1. Congress Finalizes FY10 International Affairs Budget
2. Appropriators Set FY11 State-Foreign Operations Levels, but with Major Differences and an Uncertain Future
3. FY11 International Affairs Budget Snapshot

1.    Congress Finalizes FY10 International Affairs Budget

With a few weeks remaining before the new fiscal year begins, Congress returns the week of September 13th having finally completed the FY10 spending bills with the enactment on August 10th of a FY10 Supplemental for Education, Jobs, and Medicaid support.  The bill included numerous rescissions of existing spending in order to offset part of the cost of the bill, including $120 million in rescissions from three International Affairs Budget accounts. The measure cut $50 million from the Millennium Challenge Corporation (MCC) and $40 million and $30 million from the Civilian Stabilization Initiative run by the State Department and USAID, respectively.

With this action, the final FY10 International Affairs Budget stands at $58.94 billion, $145 million or 0.2% higher than President Obama’s request for FY11. The FY10 total is $6.7 billion more than FY09, a 13.1% increase due to the supplemental. The FY10 figures include: $50.9 billion in FY10 base appropriations, $6.3 billion in the war and Haiti supplemental, $120 million in rescissions, and about $1.8 billion forward-funded from FY09 to cover FY10 expenses.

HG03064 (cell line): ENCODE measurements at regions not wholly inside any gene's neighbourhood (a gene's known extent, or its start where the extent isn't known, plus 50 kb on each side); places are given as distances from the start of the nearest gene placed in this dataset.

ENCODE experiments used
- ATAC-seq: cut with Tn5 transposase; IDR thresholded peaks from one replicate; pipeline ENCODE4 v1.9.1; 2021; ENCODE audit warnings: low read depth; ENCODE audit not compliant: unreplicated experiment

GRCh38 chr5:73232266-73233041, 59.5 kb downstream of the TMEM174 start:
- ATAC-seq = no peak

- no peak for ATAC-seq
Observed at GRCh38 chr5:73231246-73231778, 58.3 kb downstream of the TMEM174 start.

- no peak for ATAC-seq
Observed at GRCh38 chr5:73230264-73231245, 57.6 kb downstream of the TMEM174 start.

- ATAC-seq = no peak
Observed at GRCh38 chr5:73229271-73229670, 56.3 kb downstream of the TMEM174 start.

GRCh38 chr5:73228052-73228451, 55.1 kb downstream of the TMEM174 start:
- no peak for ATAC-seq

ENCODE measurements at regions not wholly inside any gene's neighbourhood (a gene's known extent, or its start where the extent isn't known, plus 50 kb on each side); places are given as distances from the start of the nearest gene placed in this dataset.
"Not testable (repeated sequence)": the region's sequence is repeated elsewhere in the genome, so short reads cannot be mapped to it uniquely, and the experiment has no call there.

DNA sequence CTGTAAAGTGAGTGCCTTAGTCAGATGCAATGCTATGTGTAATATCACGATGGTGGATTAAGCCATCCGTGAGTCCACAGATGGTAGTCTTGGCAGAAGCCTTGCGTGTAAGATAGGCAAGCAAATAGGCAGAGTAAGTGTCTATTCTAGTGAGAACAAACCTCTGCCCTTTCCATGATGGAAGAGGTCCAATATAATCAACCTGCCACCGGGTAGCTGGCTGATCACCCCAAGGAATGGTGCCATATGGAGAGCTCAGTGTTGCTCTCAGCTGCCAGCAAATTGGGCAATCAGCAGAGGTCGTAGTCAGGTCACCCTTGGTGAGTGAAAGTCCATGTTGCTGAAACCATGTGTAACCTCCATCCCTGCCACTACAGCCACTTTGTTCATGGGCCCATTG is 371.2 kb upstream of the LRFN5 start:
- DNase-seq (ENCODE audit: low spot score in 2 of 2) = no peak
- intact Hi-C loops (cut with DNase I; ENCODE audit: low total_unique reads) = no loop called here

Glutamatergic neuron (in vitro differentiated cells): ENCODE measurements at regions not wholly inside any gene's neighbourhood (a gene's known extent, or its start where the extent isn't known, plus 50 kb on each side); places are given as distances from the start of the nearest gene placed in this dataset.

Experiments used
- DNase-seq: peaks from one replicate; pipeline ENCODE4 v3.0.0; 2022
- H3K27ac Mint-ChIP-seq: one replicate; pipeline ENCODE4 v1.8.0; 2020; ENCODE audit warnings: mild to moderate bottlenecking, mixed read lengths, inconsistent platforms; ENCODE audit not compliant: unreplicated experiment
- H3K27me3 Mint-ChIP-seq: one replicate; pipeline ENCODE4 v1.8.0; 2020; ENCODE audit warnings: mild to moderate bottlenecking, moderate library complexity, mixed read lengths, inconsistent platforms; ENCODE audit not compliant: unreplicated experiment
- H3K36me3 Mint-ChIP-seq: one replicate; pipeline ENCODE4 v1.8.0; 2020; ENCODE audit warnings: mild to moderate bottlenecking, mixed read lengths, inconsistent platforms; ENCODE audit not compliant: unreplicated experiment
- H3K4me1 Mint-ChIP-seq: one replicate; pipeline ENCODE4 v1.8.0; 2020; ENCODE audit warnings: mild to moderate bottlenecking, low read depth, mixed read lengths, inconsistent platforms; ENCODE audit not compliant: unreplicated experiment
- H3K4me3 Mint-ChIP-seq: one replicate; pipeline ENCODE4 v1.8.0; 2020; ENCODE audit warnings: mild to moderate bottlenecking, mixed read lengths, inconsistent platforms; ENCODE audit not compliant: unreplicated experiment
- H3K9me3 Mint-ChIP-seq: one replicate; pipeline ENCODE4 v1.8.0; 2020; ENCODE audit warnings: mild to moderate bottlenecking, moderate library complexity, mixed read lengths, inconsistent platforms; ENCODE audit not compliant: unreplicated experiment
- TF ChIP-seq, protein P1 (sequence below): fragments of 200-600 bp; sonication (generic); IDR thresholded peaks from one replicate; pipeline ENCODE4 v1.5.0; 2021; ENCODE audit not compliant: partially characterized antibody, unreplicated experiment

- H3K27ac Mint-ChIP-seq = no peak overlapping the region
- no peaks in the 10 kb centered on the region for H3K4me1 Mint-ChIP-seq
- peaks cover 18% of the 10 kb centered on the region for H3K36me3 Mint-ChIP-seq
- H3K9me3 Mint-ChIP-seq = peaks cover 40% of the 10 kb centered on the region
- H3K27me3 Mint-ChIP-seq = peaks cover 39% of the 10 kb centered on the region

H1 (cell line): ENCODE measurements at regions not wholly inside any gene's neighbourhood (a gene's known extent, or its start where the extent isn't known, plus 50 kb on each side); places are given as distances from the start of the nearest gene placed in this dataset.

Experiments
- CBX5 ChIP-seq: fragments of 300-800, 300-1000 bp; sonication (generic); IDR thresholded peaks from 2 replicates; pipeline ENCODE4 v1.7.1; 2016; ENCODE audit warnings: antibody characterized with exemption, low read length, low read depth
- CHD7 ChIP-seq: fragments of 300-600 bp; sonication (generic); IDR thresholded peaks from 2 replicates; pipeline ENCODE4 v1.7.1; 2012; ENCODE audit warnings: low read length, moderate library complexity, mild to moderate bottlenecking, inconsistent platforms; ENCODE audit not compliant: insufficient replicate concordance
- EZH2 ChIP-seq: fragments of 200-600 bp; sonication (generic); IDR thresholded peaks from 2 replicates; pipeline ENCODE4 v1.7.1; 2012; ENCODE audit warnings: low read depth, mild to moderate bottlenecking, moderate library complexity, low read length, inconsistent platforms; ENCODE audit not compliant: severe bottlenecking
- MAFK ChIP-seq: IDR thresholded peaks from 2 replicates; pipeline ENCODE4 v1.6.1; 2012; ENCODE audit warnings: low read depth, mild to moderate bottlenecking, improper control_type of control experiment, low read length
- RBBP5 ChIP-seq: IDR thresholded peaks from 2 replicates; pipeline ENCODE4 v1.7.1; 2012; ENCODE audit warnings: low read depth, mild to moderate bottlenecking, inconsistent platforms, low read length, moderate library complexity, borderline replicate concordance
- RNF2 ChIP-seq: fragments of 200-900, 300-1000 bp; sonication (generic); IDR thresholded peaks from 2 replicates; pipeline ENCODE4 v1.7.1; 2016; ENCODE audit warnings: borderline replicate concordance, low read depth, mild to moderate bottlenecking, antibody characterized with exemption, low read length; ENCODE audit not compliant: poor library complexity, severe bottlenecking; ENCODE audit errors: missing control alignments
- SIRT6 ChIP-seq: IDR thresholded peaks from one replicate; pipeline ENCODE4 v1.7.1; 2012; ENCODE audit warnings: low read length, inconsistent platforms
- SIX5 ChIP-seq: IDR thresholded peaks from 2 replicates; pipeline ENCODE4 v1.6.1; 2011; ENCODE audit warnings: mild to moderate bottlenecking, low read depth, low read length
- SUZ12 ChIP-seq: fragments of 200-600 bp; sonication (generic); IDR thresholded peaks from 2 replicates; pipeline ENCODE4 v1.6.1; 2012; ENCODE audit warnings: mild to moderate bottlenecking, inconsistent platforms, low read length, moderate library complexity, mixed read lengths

2.    Appropriators Set FY11 State-Foreign Operations Levels, but with Major Differences and an Uncertain Future

Before departing for the August recess, House and Senate Appropriators took steps forward toward approving FY11 funding totals for the State-Foreign Operations spending bill.  What became clear by these actions is that major differences remain between House and Senate drafts, not only in the top-line levels but also for specific account levels and activities.  Moreover, pressure to hold down spending for next year is growing, with indications coming out of the Senate that Majority Leader Reid is seriously considering an additional $6 billion cut to FY11 discretionary appropriations. This leaves an uncertain picture as to whether current appropriations bill allocations will stay the same or be adjusted lower, which would certainly have an impact on the International Affairs Budget. The most likely scenario is that Congress will pass a Continuing Resolution in September that will keep the government operating at FY10 levels until after the November election.